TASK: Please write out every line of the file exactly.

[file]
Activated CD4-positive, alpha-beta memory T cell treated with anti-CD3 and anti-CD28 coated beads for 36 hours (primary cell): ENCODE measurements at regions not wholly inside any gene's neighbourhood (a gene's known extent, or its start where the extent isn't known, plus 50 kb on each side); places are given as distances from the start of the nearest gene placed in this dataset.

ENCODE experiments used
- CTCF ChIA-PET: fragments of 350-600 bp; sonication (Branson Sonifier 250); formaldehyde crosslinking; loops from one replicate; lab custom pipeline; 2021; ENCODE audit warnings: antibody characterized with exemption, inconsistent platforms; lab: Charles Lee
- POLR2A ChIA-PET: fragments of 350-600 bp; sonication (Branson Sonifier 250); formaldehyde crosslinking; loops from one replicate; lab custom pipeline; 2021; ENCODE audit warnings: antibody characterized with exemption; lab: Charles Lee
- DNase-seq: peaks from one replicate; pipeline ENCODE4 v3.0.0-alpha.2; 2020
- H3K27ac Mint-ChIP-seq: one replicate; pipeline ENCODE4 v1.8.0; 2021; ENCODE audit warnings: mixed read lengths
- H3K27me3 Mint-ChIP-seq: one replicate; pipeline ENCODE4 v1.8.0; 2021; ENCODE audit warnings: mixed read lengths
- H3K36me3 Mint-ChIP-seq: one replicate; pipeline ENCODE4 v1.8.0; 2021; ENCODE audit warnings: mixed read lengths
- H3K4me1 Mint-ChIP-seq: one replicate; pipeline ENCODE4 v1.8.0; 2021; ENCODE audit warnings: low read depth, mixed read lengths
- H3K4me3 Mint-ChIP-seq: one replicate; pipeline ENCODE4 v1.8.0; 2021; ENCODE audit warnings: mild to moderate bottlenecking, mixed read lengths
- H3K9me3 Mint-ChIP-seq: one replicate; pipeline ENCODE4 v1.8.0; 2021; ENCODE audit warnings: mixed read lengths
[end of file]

Activated CD4-positive, alpha-beta memory T cell treated with anti-CD3 and anti-CD28 coated beads for 36 hours (primary cell): ENCODE measurements at regions not wholly inside any gene's neighbourhood (a gene's known extent, or its start where the extent isn't known, plus 50 kb on each side); places are given as distances from the start of the nearest gene placed in this dataset.

ENCODE experiments used
- CTCF ChIA-PET: fragments of 350-600 bp; sonication (Branson Sonifier 250); formaldehyde crosslinking; loops from one replicate; lab custom pipeline; 2021; ENCODE audit warnings: antibody characterized with exemption, inconsistent platforms; lab: Charles Lee
- POLR2A ChIA-PET: fragments of 350-600 bp; sonication (Branson Sonifier 250); formaldehyde crosslinking; loops from one replicate; lab custom pipeline; 2021; ENCODE audit warnings: antibody characterized with exemption; lab: Charles Lee
- DNase-seq: peaks from one replicate; pipeline ENCODE4 v3.0.0-alpha.2; 2020
- H3K27ac Mint-ChIP-seq: one replicate; pipeline ENCODE4 v1.8.0; 2021; ENCODE audit warnings: mixed read lengths
- H3K27me3 Mint-ChIP-seq: one replicate; pipeline ENCODE4 v1.8.0; 2021; ENCODE audit warnings: mixed read lengths
- H3K36me3 Mint-ChIP-seq: one replicate; pipeline ENCODE4 v1.8.0; 2021; ENCODE audit warnings: mixed read lengths
- H3K4me1 Mint-ChIP-seq: one replicate; pipeline ENCODE4 v1.8.0; 2021; ENCODE audit warnings: low read depth, mixed read lengths
- H3K4me3 Mint-ChIP-seq: one replicate; pipeline ENCODE4 v1.8.0; 2021; ENCODE audit warnings: mild to moderate bottlenecking, mixed read lengths
- H3K9me3 Mint-ChIP-seq: one replicate; pipeline ENCODE4 v1.8.0; 2021; ENCODE audit warnings: mixed read lengths